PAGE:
Wednesday, August 24, 2011

The Forgotten Motivation

Since my marathon run last Spring, I have been rather lax in keeping up my running base. I've run a couple of 5Ks and a 10K, and maybe three or four workout runs on my own over the Summer months, so my body at least still knows what running is.

I live in Central Illinois, and while the Summer heat isn't nearly as bad here as in other parts of the country, it's warm enough to dampen my desire to get out and keep hitting the pavement, even for early pre-dawn runs. Add to that the post-marathon blahs resulting from my Spring marathon and I have become a "dull boy" indeed.

To try and force myself to get back into the groove, I signed myself up for a half-marathon coming up in September. I figured I would be motivated into training for the upcoming event, and life would be good again. I am now sitting one month away from the half-marathon and have managed to run a 3-miler and a 5-miler in the past few days. I can feel a little motivation seeping back into my legs, but it has been a struggle just to achieve that much.

I'm confident I can finish the run, but I'm not counting on it being a PR. I'm hoping that my motivation will improve in the next few weeks and that maybe this one accomplishment will help propel me forward into pre-training for my next marathon in Spring 2012.

A thought occurs to me as I write this however, "I seem to at least have a desire to be motivated. That in itself is some motivation, isn't it?" I wonder where this desire comes from. I suppose that deep down I know what I really want. I remember the exhilaration of race day, the pride of achieving personal goals throughout my training, and the serenity of running alone in the peaceful silence of all those early Winter mornings.

As I sit here typing this and remembering those wonderful moments that only a runner could understand, I'm starting to feel that desire to run again; to regain that sense of competition with my own past achievements and the courage to take on tougher challenges. I guess my motivation never really left me; I had just forgotten it was there.

Sunday, May 1, 2011

Surviving the Wall: A Rookie Runner Reflects On His Second Marathon

It's funny how my thoughts and moods change before, during and after a marathon. Leading up to the 2011 Illinois Marathon in Champaign-Urban, I was filled with the excitement and hopes of reaching my goal time mixed with worries that maybe I didn't train good enough. I had fears of hitting the wall early or bonking out of the race entirely.

And We're Off!

All the common sense in the world it seems, cannot overcome my ego's desire to exceed beyond my body's limits. My well-rested muscles were stored up with eighteen weeks worth of training. The excitement in the air was almost palpable, flavored with the anticipation of running my best race. The announcer's voice counting down the start time and the thumping music from the loud speakers had my adrenalin going. I kept trying to remind myself to start out easy, to conserve my energy for later on when I would need it most. That strategy worked for about a mile into the run. Then I started to pick up my pace. Yes, I could do this!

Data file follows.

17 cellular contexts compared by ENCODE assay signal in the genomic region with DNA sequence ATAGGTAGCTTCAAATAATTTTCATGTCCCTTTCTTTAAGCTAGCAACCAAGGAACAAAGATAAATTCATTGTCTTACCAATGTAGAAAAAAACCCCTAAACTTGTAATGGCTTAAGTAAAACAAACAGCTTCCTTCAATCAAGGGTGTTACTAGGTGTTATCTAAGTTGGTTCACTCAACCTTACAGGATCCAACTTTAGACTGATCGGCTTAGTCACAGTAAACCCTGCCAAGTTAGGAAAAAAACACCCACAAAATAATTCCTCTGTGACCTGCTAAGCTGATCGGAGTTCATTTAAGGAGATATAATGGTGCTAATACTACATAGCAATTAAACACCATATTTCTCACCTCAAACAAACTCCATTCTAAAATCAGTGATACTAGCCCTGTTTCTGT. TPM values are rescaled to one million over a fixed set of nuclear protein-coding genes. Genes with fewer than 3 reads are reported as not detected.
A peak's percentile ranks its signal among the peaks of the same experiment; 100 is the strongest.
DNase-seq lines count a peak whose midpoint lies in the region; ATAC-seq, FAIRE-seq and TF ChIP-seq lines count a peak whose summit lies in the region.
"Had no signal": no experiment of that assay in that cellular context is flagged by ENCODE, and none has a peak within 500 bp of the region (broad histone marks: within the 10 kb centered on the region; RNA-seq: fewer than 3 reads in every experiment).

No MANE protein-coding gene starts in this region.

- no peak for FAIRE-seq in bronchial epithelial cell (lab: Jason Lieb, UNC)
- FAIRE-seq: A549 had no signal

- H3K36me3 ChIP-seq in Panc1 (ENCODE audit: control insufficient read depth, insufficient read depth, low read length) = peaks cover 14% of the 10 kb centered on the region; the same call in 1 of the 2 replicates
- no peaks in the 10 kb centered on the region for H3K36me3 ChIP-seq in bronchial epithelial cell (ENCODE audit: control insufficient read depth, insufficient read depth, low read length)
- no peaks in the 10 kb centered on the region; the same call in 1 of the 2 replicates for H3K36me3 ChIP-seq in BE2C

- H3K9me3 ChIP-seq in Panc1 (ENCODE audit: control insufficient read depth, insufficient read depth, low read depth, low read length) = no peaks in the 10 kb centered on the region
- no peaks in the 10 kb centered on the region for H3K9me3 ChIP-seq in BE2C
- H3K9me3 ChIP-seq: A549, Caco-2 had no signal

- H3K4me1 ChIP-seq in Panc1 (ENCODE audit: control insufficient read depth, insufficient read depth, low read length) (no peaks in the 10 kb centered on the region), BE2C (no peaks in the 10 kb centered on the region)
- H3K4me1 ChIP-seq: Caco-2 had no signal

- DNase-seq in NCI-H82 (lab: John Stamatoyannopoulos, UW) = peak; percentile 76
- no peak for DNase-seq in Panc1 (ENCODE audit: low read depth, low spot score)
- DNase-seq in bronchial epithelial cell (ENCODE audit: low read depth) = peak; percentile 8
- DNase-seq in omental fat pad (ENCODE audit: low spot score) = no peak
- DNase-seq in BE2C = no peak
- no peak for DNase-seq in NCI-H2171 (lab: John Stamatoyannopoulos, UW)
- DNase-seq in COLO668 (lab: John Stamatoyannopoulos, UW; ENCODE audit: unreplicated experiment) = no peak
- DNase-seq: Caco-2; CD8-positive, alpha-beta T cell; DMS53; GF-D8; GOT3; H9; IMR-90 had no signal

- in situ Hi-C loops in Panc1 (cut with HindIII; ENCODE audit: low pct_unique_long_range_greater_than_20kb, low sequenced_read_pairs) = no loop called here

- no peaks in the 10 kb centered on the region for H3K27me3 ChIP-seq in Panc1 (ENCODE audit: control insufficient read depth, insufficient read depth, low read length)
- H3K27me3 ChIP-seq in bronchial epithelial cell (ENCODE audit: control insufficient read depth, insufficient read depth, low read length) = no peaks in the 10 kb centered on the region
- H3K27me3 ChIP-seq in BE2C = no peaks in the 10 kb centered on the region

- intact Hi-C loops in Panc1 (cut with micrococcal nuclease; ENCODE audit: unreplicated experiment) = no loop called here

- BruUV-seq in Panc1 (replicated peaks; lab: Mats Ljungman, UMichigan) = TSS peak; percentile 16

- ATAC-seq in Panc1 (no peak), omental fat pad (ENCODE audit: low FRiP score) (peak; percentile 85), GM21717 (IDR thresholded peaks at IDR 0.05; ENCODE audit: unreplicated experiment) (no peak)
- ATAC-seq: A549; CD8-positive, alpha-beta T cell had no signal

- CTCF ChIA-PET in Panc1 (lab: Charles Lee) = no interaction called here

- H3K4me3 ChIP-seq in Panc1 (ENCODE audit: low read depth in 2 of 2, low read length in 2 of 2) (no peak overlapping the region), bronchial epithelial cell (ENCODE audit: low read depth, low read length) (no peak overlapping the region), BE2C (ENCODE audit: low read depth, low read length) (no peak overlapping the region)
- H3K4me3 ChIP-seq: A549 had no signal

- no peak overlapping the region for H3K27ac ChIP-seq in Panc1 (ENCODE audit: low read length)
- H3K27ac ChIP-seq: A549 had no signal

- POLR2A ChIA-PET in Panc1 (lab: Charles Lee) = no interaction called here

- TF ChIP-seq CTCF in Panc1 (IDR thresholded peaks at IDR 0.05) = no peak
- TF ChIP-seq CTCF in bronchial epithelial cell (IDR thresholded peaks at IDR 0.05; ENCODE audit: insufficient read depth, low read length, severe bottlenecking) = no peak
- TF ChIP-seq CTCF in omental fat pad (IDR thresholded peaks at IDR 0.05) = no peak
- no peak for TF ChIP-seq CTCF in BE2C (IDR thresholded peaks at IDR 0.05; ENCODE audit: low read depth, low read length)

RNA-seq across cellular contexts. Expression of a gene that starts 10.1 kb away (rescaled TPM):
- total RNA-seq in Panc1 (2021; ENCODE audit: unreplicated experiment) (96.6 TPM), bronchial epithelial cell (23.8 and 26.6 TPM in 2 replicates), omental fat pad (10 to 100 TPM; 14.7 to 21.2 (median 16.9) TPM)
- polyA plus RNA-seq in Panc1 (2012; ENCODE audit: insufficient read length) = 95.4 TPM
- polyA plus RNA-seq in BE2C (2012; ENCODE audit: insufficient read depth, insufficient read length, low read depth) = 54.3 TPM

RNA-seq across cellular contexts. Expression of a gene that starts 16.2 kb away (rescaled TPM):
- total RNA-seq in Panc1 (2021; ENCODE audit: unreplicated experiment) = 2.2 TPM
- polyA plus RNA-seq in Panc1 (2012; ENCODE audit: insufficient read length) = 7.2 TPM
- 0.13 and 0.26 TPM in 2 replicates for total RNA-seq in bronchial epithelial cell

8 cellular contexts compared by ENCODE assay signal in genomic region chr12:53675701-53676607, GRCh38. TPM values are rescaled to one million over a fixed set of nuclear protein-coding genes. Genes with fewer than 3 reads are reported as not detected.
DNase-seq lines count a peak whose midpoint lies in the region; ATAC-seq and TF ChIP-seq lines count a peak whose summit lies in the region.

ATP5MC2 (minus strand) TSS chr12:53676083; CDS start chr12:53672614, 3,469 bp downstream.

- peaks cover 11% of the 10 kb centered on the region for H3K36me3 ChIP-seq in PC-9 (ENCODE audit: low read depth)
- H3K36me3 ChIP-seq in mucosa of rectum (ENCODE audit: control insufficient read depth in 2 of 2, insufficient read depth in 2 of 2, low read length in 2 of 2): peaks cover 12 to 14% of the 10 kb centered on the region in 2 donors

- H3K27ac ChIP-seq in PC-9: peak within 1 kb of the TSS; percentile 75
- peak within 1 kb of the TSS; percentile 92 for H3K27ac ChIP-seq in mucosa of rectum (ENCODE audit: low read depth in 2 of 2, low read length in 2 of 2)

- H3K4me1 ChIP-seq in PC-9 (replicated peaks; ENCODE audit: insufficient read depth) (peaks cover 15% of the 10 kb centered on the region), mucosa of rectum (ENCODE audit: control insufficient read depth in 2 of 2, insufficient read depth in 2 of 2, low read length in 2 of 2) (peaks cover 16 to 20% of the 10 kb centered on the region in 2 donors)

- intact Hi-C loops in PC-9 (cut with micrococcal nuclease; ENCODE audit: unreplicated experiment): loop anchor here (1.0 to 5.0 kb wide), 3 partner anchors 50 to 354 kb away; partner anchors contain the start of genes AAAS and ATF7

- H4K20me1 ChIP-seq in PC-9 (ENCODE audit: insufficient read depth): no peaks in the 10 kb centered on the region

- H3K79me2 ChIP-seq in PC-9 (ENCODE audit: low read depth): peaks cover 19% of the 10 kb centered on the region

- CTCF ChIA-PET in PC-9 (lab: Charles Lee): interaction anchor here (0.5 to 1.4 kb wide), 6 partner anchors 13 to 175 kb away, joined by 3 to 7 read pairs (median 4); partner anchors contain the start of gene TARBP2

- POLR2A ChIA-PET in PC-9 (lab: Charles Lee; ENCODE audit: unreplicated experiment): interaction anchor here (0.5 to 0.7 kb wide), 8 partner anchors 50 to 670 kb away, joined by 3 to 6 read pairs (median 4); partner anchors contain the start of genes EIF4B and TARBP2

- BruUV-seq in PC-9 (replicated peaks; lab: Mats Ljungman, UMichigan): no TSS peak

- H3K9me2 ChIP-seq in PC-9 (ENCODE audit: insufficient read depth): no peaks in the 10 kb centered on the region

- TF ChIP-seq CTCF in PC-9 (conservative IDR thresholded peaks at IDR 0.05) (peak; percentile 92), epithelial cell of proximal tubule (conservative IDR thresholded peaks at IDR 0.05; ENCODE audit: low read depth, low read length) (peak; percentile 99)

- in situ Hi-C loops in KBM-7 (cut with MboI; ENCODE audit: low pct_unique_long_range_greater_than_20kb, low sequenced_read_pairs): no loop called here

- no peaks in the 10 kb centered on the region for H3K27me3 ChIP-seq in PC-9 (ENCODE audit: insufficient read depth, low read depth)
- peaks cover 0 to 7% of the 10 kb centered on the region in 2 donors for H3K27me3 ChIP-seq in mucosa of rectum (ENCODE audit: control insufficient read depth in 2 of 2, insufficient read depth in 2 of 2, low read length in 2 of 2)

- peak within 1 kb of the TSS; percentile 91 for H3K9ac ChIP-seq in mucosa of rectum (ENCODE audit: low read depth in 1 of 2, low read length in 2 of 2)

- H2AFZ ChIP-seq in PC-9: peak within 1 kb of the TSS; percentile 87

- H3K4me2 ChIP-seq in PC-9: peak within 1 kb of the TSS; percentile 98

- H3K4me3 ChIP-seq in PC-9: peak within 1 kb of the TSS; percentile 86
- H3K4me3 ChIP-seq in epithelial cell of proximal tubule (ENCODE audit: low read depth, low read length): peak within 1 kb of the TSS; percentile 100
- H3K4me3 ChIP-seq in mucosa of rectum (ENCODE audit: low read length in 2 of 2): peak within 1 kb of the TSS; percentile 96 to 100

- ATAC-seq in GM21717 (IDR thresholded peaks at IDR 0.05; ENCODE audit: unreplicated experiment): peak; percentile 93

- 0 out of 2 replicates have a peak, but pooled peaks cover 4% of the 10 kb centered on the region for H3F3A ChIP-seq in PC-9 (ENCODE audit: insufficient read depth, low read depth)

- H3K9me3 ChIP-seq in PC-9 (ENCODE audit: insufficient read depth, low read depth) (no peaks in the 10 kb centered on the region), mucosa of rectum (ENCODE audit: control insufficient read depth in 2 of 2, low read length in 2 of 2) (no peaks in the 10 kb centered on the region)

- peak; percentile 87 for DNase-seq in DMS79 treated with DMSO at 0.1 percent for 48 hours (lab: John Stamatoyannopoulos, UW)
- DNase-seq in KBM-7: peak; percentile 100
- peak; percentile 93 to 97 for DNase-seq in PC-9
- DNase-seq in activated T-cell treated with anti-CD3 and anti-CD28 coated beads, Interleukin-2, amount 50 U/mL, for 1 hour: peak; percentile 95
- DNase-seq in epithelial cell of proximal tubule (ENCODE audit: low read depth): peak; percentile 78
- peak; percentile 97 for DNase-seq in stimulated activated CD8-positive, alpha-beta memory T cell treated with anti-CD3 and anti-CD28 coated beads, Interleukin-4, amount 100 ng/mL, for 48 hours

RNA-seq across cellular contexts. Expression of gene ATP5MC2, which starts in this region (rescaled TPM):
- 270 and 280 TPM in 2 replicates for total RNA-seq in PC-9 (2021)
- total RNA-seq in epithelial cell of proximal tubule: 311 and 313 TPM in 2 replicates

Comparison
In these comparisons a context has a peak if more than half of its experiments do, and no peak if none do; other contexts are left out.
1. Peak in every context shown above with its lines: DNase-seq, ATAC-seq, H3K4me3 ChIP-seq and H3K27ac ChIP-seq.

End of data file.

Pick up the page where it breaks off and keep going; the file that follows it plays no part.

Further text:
Then From Out of Nowhere, This Wall Came and Jumped Right In Front of Me!

I think it was mile 15 when I decided I should perhaps pull my pace back a bit. I checked my heart-rate; Good. Breathing; Good. Legs...legs? Um, Okay. I started counting off each mile one at a time. All I had to do was keep moving and all would be well. I dropped the idea of coming in ahead of my goal time and began to focus on just putting one leg in front of the other. Then at 22 miles my calves turned into concrete blocks. It was all I could do to walk. The wall had struck. I was done for.

Sour Grapes Are Best Served With Self-pity.

I saw my original goal fade quickly away. My feet were heavy hammers hitting the road with each step. The city would probably be sending me a bill for road repairs. I saw one of the sag wagons drive past. I could hop on one of them, throw in the towel and ride the "wagon of shame." I could give up and just quit. The internal lecture began, "Why do I punish myself like this? I'm not cut out for this crap. I should just stick to the shorter distance races. This really isn't worth it."

An Ounce of Pride Makes It Through Another Mile.

Another sag wagon passed by. The driver looked at me with a sympathetic question on his face. No, I couldn't bring myself to hop on that wagon any more than I could have sprinted the rest of the way in. I shook my head and waved him past. Then I looked up to see mile marker 23. I noticed other runners ahead of me and behind me. Some were jogging out their last miles, some were walking, one had taken a moment to rest against a fence post and stretch, but none were hopping on the wagon of shame. There remained a few spectators along the route, cheering us on as we struggled to push ourselves forward to our goal.

Our Goal

Our goal was to finish what we had started. We who lagged behind would not quit. We encouraged each-other to keep moving, knowing the pain and struggle we were each going through, and silently chuckling between ourselves as the remaining spectators continued to cheer us onward. They were greatly appreciated however, providing the encouragement we needed to keep moving for just a few more miles. The hammers replacing my feet were burning when I came upon the mile 24 marker. Trudging forward, those of us who could muster the strength jogged through the intersections, where police were keeping impatient motorists at bay so we could cross safely. Before I knew it, mile-marker 25 appeared up ahead.